The motive may, in some cases, be ultimately a good and noble one, but the means are black magic pure and simple, and accordingly the outcome can only be – if followed to the extreme and utmost of those things just mentioned – possession and manipulation by dark forces and entities and eventually the loss and death of the soul. Bearing in mind the Master’s words to Hume, we will not go into any detail about the things listed above but suffice it to say that anyone doubting the accuracy of the statement can do their own research and will thus confirm for themselves that all of this is indeed part of Tibetan Buddhism and not only a part but in fact seen as the highest part.

Tibetan Buddhist teaching consists of two aspects or stages, Sutra and Tantra. The Sutra stage is essentially all about the practitioner attaining self-purification, self-mastery, and cultivation of Bodhichitta (the wish to live solely to benefit mankind) and the Paramitas (six great virtues of Giving, Moral Discipline, Patience, Effort, Concentration, and Wisdom, which must be brought to perfection in one’s life), which constitute the treading of the Bodhisattva Path.

To aspire to reach Nirvana in order to never have to reincarnate again and to leave this world and its humanity behind and enter supreme bliss and liberation for one’s own sake is the aim of Theravada Buddhism (which Theosophical literature often calls “Southern Buddhism”) but it is not that of Mahayana Buddhism (sometimes called “Northern Buddhism”) and Tibetan Buddhism is a form of Mahayana Buddhism, which holds the Bodhisattva Ideal – enlightenment for the sake of all living beings and renunciation of one’s own Nirvana – as the right thing to aim for. All of Tibetan Buddhist practice revolves around this.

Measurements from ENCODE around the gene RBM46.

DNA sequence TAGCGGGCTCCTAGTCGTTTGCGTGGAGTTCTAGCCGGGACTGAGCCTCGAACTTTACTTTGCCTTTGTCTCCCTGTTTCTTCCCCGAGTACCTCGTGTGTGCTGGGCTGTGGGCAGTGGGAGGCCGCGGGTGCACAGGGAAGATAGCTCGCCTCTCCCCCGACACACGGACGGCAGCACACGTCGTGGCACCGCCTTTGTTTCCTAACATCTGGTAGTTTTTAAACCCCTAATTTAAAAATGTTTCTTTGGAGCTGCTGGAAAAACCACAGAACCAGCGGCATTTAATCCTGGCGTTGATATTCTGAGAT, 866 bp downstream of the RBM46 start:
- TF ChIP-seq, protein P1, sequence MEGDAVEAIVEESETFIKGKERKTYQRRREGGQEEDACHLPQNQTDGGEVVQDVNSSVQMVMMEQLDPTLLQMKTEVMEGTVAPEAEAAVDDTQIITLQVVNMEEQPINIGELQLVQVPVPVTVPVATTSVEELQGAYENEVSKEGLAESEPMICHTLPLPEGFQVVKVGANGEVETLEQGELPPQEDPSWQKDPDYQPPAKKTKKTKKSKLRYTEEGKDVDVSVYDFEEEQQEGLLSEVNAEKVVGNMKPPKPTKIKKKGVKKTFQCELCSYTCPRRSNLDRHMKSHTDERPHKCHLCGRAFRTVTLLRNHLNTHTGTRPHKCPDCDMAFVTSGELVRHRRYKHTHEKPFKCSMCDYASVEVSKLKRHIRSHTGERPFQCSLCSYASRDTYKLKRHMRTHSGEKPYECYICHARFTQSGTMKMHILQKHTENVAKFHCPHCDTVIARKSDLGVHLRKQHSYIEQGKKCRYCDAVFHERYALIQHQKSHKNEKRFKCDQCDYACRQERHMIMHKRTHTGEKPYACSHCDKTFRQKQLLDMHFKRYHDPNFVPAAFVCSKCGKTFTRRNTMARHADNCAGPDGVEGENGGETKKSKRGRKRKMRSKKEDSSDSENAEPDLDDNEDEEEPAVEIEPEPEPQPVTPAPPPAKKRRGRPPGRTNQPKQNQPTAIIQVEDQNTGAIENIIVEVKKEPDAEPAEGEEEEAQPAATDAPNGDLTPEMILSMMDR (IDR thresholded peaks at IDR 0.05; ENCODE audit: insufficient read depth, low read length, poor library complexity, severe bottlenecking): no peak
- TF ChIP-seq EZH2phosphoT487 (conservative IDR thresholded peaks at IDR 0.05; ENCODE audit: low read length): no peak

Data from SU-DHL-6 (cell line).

In Tibetan Buddhism, when one has reached to an advanced stage in the Sutrayana one can, if they so wish, enter upon the Tantrayana. This is also called Mantrayana, “Secret Mantra,” and, most often, Vajrayana, which means “Diamond Way” or “Diamond Path.” Tibetan Buddhism is commonly called “Vajrayana Buddhism” because of it being so characterised by the Tantric path. The term “Esoteric Buddhism” is commonly taken to be just a synonym for Vajrayana Buddhism. It is generally held in Tibetan Buddhism that although not everyone does achieve enlightenment in just one lifetime of practising Vajrayana, it is possible to do so, i.e. it is touted as being the means to achieve full enlightenment extremely quickly, if one gives one’s all to it.

The essence of the approach, techniques, and practice is summarised in these few quotes (there are many hundreds or even thousands more, saying the same thing) which also enable us to see why it unfortunately holds such appeal for many people: